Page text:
Interview 6

The quote demonstrates that there continue to be positive relationships with individuals within Parks Canada.

Michael Gates is, in particular, a person who was mentioned in multiple interviews. He was the curator of collections for Klondike National Historic Sites for 25 years from the late 1970s into the 21st century.  The Director from 1999-2002 observed: 

When I was there, the relationship was very good. We worked with the Parks Canada conservation people and Michael Gates, who was in charge of Parks Canada in Dawson City at the time, he and I worked closely together.  

Interview 3

Importantly, when praising the relationship with Parks Canada, Michael Gates was discussed throughout interviews as an important friend to the Museum. When he left KNHS, the Museum lost an important connection point to Parks Canada. His departure may have contributed to a loss of relationship as he believed in working toward heritage preservation broadly.  

Changes in Museum staffing also influence the relationship between the institutions. From 2007 to 2015, the director of the Dawson City Museum was discussed in some interviews as more challenging to work with than previous or subsequent directors.  Archival records also demonstrate tension between the Director and those who previously helped the Museum (e.g., Board members who had, to that point, included Parks Canada staff). In particular, her work to transition the Board from being a working board that volunteered extensively in museum operations to a governing board that was more narrowly involved in policy is potentially significant.

Cuts in Parks Canada’s budget provide a second explanation for the change. As early as the 1990s Museum staff began to notice a change in Parks Canada’s commitment to KNHS. An Executive Director observed: 

Money was being withheld from Parks Canada just as I was beginning to leave.  

Interview 8

As outlined in the context section above, there were reported reductions in the KNHS budget in the late 1970s, late 1990s, and 2012. The 2012 cuts led to staff reductions that necessarily altered the relationships between Parks Canada and other members of the heritage community. Less money for staff mean there are fewer people with the time to devote to the Museum. 


It is evident that Parks Canada has had a significant influence on the development of the Dawson City Museum from the 1970s into the early 21st century.

In order to contextualize the influence and changes in the relationship, I attempted to conduct a literature review on Parks Canada’s role and relationships within broader heritage communities. After finding very little, I asked two different RAs to research the topic. They also had limited succes. There are a lot of news articles on changes in the organization’s operations, including articles on budget cuts. However, these articles focus on the effects of these cuts to the site operations specifically rather than to the heritage community more broadly. In terms of academic writings, there are historical accounts of Parks Canada’s development, but we found little written about Parks Canada’s relationships with heritage communities.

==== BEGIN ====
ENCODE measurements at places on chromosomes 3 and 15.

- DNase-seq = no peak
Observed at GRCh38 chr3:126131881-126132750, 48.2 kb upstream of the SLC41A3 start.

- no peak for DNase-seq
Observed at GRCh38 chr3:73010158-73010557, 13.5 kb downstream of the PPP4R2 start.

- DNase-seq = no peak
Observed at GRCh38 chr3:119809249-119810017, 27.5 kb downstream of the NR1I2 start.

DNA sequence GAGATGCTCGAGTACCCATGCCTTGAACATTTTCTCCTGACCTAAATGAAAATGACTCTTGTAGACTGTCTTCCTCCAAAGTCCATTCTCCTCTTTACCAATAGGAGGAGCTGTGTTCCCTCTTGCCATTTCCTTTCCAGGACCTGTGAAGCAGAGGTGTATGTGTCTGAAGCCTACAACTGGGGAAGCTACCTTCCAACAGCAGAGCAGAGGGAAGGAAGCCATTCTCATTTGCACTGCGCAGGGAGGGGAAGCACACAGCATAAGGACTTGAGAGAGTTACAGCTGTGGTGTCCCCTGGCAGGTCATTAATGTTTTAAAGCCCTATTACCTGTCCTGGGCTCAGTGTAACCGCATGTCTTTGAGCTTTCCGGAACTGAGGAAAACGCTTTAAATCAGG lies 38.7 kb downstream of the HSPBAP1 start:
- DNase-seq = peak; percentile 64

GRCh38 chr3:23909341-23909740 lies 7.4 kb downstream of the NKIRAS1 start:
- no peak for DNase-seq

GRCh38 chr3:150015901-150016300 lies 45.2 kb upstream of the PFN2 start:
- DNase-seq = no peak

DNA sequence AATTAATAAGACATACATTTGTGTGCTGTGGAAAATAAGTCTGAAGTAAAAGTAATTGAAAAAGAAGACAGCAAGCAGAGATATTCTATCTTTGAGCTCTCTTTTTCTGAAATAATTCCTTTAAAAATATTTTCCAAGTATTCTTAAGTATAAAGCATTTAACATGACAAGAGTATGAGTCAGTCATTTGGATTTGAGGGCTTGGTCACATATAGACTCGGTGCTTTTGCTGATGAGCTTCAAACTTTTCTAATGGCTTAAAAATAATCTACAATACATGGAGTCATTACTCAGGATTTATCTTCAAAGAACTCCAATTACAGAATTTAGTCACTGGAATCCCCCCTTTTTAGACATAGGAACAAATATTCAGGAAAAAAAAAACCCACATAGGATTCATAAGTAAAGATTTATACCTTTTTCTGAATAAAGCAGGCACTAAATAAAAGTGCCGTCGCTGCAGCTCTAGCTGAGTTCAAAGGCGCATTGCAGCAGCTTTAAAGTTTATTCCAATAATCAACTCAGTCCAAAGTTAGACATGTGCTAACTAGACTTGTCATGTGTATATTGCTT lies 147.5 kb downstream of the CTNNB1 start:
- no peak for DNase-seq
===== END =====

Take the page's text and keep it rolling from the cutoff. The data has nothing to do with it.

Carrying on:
Stuart’s 1990 article “Recycling Used Boom Towns: Dawson and Tourism” is a notable exception. It contextualizes Park’s Canada’s important role as one actor that helped to expand Dawson City’s tourism industry. It provides an important historical context on the development of Klondike National Historic Sites and its influence on Dawson City in relation to tourism. However, this working paper is more focused on the relationship to the Museum, which has most often focused on shared heritage objectives, and is not written from the perspective of someone who has worked or is working for Parks Canada. 

The relationship between the Dawson City Museum and Parks Canada helped the Museum transition from a volunteer run summer operation for tourists into a year round Museum with trained staff concerned with professional standards. Changes in budget and staffing has reduced the significance of this relationship to the DCM’s operations. At the same time, the local heritage community grew to include the Trʼondëk Hwëchʼin’s heritage department and cultural center, which has in some ways eclipsed Parks Canada’s significance as the Museum continued to develop. 

The Dawson City Museum’s experience with Parks Canada and the limited research found on Parks Canada’s relationship to heritage communities suggest the need for additional research to better understand the federal government’s role shaping community museum development through a government agency that is not explicitly connected to the federal museum policy. While changes to Parks Canada are often discussed in terms of their influence on Parks and historic sites they manage, these changes also influence the tapestry of heritage institutions in what we now call Canada.     


Davidson, Dan. 2012, May 30. “Council Reacts to the Cuts at Parks. The Klondike Sun. P3. 

Graham, R. D. 1972. Yukon Tourism 1972 Annual Report: A Review of the Yukon Travel Industry 1962-1972. 

Jones-Gates, Kathy. 1981. “Museums update: Dawson City Museum.” YHMANewsletter. 7: 7-8.   

Stuart, Richard. 1990. “Recycling Used Boom Towns: Dawson and Tourism.” The Northern Review. 6: 108-131. S

wackhammer, Mc. 1995. Letter to the Canada Employment Centre. 95 SEED Challenge. Box 23b. Dawson City Museum Archives.   

Taylor, C. J. (1990). Negotiating the Past: The Making of Canada’s National Historic Parks and Sites. Montreal and Kingston: McGill-Queen’s University Press.